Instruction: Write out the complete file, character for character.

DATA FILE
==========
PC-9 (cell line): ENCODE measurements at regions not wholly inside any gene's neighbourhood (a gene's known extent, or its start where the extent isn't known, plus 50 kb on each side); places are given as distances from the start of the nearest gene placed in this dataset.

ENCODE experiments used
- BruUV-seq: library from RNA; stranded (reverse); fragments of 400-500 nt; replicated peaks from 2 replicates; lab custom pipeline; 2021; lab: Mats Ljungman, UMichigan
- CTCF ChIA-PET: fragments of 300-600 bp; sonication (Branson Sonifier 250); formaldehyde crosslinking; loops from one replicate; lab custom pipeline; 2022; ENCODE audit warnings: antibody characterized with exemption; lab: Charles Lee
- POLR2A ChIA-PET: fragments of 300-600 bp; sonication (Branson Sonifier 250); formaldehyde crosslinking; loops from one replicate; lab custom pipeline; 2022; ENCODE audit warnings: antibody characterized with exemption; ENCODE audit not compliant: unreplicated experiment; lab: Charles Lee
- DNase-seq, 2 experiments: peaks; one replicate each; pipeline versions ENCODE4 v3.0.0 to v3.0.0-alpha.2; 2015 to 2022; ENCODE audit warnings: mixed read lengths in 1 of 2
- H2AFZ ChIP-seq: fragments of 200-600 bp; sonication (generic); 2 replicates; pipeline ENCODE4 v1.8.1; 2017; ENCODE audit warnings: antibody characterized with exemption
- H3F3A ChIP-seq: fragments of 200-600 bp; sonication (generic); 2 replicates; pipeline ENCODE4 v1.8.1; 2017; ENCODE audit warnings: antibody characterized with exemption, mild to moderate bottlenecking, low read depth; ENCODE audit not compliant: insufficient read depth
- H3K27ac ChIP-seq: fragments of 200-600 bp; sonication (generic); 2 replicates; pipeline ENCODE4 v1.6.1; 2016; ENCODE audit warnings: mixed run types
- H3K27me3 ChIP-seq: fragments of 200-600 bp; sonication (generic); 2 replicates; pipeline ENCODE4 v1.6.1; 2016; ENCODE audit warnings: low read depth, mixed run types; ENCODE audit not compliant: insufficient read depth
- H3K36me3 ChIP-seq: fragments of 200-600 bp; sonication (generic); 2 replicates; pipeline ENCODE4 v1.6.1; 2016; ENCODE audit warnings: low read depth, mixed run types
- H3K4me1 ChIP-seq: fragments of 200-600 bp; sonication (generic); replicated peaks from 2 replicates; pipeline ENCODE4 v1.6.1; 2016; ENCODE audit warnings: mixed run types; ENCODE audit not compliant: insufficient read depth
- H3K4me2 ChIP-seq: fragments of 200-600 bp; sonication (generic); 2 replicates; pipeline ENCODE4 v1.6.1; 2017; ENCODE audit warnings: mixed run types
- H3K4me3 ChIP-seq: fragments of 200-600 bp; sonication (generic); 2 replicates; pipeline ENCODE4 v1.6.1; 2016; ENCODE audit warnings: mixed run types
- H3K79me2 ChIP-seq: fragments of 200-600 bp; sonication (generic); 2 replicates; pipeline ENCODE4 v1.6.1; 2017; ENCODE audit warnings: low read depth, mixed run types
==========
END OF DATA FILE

PC-9 (cell line): ENCODE measurements at regions not wholly inside any gene's neighbourhood (a gene's known extent, or its start where the extent isn't known, plus 50 kb on each side); places are given as distances from the start of the nearest gene placed in this dataset.

ENCODE experiments used
- BruUV-seq: library from RNA; stranded (reverse); fragments of 400-500 nt; replicated peaks from 2 replicates; lab custom pipeline; 2021; lab: Mats Ljungman, UMichigan
- CTCF ChIA-PET: fragments of 300-600 bp; sonication (Branson Sonifier 250); formaldehyde crosslinking; loops from one replicate; lab custom pipeline; 2022; ENCODE audit warnings: antibody characterized with exemption; lab: Charles Lee
- POLR2A ChIA-PET: fragments of 300-600 bp; sonication (Branson Sonifier 250); formaldehyde crosslinking; loops from one replicate; lab custom pipeline; 2022; ENCODE audit warnings: antibody characterized with exemption; ENCODE audit not compliant: unreplicated experiment; lab: Charles Lee
- DNase-seq, 2 experiments: peaks; one replicate each; pipeline versions ENCODE4 v3.0.0 to v3.0.0-alpha.2; 2015 to 2022; ENCODE audit warnings: mixed read lengths in 1 of 2
- H2AFZ ChIP-seq: fragments of 200-600 bp; sonication (generic); 2 replicates; pipeline ENCODE4 v1.8.1; 2017; ENCODE audit warnings: antibody characterized with exemption
- H3F3A ChIP-seq: fragments of 200-600 bp; sonication (generic); 2 replicates; pipeline ENCODE4 v1.8.1; 2017; ENCODE audit warnings: antibody characterized with exemption, mild to moderate bottlenecking, low read depth; ENCODE audit not compliant: insufficient read depth
- H3K27ac ChIP-seq: fragments of 200-600 bp; sonication (generic); 2 replicates; pipeline ENCODE4 v1.6.1; 2016; ENCODE audit warnings: mixed run types
- H3K27me3 ChIP-seq: fragments of 200-600 bp; sonication (generic); 2 replicates; pipeline ENCODE4 v1.6.1; 2016; ENCODE audit warnings: low read depth, mixed run types; ENCODE audit not compliant: insufficient read depth
- H3K36me3 ChIP-seq: fragments of 200-600 bp; sonication (generic); 2 replicates; pipeline ENCODE4 v1.6.1; 2016; ENCODE audit warnings: low read depth, mixed run types
- H3K4me1 ChIP-seq: fragments of 200-600 bp; sonication (generic); replicated peaks from 2 replicates; pipeline ENCODE4 v1.6.1; 2016; ENCODE audit warnings: mixed run types; ENCODE audit not compliant: insufficient read depth
- H3K4me2 ChIP-seq: fragments of 200-600 bp; sonication (generic); 2 replicates; pipeline ENCODE4 v1.6.1; 2017; ENCODE audit warnings: mixed run types
- H3K4me3 ChIP-seq: fragments of 200-600 bp; sonication (generic); 2 replicates; pipeline ENCODE4 v1.6.1; 2016; ENCODE audit warnings: mixed run types
- H3K79me2 ChIP-seq: fragments of 200-600 bp; sonication (generic); 2 replicates; pipeline ENCODE4 v1.6.1; 2017; ENCODE audit warnings: low read depth, mixed run types